Tuesday, June 4, 2013

Thoughts On My History As A LARP Storyteller

For a short while, I was the Storyteller for the Vampire venue in Adelaide for the Camarilla LARP which is a persistent Live-Action Roleplay group that connects with similar venues all around the world. I burned out super quickly and ended up dropping out of the Camarilla entirely because, in truth, it really wasn't my style of storytelling. It wasn't something I could do very well. I figured that I could still do a decent LARP if there were a few key differences, gathered up a bunch of people I knew, and ran my own LARP outside of the Camarilla.

It worked out really well for a couple years until general player attrition surpassed new players and I ended up with too few characters to sustain their own plots and keep themselves busy; yet the characters I did have were too ill-fitting and different from each other to work out in a tabletop without massive character reconstruction (or making them create new characters).

The Troupe LARP I ran was almost an inverse of the Camarilla one, though both were in Vampire: the Requiem.

In Troupe, it was a largely PvE (Player versus Enemy) game with some PvP elements (Player versus Player) while in the Camarilla the opposite is true. Troupe had only 10 - 15 players while the Camarilla had 25 - 35.

Also in Troupe, most of the players weren't interested in PvP and all of the players knew this. Some of them actively loathed PvP. Those who did enjoy it generally targeted other PvPers (a core group of around 4 - 5 players) and applied a lighter touch to the other characters. Don't get me wrong. The only character deaths were by other characters' hands, but for most of them it didn't come up and they didn't want it to come up.

Most of the elements of a PvP game - betrayals, insults, undermining eachother, attacking resources, and mocking each other's efforts - very much took a back seat to a more PvE approach of constructing alliances, gentle mocking, and attempting to solve plots in a way that utilises everyone's skills. People tried to come up with ways for their characters (or other people's characters) to get involved and regular and open discussions were held over the forums or in person during the sessions. Some plots were kept secret and some enemies were even assisted against the court but most people were happy to help with most of the plots.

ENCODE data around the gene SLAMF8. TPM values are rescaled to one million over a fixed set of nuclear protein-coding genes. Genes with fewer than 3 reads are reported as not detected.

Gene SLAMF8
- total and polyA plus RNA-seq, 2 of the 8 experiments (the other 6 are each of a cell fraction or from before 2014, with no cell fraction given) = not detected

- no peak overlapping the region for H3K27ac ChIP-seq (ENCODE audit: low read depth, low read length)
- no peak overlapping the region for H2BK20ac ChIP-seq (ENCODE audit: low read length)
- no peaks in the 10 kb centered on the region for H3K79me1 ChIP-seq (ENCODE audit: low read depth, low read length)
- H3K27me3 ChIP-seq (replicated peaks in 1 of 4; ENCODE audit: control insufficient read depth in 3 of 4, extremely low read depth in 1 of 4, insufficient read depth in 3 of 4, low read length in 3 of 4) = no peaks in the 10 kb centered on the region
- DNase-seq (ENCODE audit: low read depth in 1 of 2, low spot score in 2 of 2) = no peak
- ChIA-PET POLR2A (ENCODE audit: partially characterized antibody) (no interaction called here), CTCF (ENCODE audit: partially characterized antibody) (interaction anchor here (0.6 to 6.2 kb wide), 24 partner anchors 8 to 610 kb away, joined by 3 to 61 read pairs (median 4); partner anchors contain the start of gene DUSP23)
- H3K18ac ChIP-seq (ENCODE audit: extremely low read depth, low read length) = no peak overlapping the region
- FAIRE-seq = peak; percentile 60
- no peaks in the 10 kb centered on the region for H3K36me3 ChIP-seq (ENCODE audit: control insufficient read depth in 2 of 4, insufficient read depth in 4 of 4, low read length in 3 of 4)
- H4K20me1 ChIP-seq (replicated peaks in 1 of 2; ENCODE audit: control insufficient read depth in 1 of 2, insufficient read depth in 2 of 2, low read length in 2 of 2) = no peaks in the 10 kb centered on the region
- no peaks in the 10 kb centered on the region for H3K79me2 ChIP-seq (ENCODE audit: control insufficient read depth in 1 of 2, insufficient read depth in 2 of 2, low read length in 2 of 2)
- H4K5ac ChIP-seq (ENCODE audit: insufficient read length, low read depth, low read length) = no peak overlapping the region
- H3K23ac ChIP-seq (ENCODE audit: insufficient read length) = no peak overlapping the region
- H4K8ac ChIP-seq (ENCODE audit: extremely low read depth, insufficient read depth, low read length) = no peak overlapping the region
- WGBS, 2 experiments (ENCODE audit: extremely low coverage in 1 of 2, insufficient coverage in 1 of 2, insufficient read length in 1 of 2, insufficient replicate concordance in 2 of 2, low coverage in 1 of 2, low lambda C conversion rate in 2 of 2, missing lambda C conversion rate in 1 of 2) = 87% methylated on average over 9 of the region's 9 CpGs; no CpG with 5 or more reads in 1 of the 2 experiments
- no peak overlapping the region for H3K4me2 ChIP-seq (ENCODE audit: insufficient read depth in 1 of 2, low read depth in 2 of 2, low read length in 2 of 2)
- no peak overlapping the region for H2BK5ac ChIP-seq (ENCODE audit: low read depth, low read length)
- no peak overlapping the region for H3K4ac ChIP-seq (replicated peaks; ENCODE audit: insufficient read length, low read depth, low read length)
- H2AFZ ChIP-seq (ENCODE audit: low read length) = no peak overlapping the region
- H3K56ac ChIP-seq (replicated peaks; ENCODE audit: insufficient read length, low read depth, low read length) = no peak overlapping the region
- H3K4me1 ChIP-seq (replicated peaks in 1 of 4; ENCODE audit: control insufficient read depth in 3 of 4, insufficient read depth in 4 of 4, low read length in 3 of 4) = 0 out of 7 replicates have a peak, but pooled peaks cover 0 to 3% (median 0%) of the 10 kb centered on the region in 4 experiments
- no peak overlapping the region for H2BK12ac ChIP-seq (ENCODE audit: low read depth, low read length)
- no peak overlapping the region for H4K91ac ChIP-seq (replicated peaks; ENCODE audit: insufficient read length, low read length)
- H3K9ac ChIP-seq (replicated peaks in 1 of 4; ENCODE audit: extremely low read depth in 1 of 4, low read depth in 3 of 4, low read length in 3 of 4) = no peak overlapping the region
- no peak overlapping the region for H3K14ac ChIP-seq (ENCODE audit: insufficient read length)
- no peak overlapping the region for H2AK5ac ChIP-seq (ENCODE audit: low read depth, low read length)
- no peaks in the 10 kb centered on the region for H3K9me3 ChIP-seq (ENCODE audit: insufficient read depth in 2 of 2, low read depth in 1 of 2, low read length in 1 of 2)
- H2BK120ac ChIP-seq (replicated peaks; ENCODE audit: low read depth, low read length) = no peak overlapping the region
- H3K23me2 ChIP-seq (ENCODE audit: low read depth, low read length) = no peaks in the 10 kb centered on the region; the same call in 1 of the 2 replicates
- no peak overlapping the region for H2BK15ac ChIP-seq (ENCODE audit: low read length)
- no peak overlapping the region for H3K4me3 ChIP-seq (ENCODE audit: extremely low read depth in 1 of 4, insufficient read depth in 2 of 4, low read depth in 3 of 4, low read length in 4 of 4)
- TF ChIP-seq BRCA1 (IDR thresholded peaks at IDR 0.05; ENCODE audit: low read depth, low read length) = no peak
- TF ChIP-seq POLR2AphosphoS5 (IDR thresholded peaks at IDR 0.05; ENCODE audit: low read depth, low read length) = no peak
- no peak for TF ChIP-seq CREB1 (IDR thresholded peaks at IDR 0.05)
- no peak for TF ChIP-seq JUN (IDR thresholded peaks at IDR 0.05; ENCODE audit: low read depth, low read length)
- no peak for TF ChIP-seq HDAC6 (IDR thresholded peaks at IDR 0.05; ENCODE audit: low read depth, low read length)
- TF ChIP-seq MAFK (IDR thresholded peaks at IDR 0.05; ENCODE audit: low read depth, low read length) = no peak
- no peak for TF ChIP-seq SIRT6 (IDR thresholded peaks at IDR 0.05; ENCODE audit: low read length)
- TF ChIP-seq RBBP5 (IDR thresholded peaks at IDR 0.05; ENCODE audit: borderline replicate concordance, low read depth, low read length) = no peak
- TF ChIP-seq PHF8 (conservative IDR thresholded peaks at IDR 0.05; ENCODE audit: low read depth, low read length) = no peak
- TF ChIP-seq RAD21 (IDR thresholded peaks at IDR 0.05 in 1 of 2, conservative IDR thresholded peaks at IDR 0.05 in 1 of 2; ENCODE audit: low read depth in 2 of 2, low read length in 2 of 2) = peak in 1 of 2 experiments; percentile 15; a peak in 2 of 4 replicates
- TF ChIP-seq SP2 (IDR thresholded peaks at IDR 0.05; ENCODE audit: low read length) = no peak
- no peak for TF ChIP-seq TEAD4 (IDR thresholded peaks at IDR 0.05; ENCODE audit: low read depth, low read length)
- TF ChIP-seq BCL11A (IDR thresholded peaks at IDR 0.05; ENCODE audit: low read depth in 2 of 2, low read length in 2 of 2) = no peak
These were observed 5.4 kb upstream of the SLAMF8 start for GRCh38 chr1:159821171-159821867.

This created a very different sort of game where there still were shifting alliances, covenant and clan ties, and attempts to grab positions (hell, praxis changed hands four times); but the focus was on more of an occult investigation game where weird things kept happening and they had to deal with it. I also plugged a lot of holes in the covenants and clans with 'enabler' NPCs who would have their own ambitions and goals and who would provide a bit of extra drama when sessions grew quiet.  Oftentimes (though not always) the NPCs were a bit more ruthless than the PCs.

While it was immensely fun, it was also a lot of work. I ended up with 15 NPCs, each with their own costume, mannerisms, and goals. I posted regularly as each one in the forums, tried to goad various characters with them, cement or test alliances, and basically play half the court in a way that would keep the players in the limelight where they belonged but still give them plenty to do.  This was a particularly heavyduty way of going about it though I did still enjoy it.

So yes, this isn't a dig at the Camarilla (they've had a name change as their organisation has become more independent but I can't remember it's new name) as there is plenty of really good things you can do in that game.  Not to mention the fact that hard-core PvP is quite fitting in a vampire game.  I'm just giving a bit of background information on my choices and the vampire troupe game I ended up running.

Any of you lot ever tried your hand at running a LARP?

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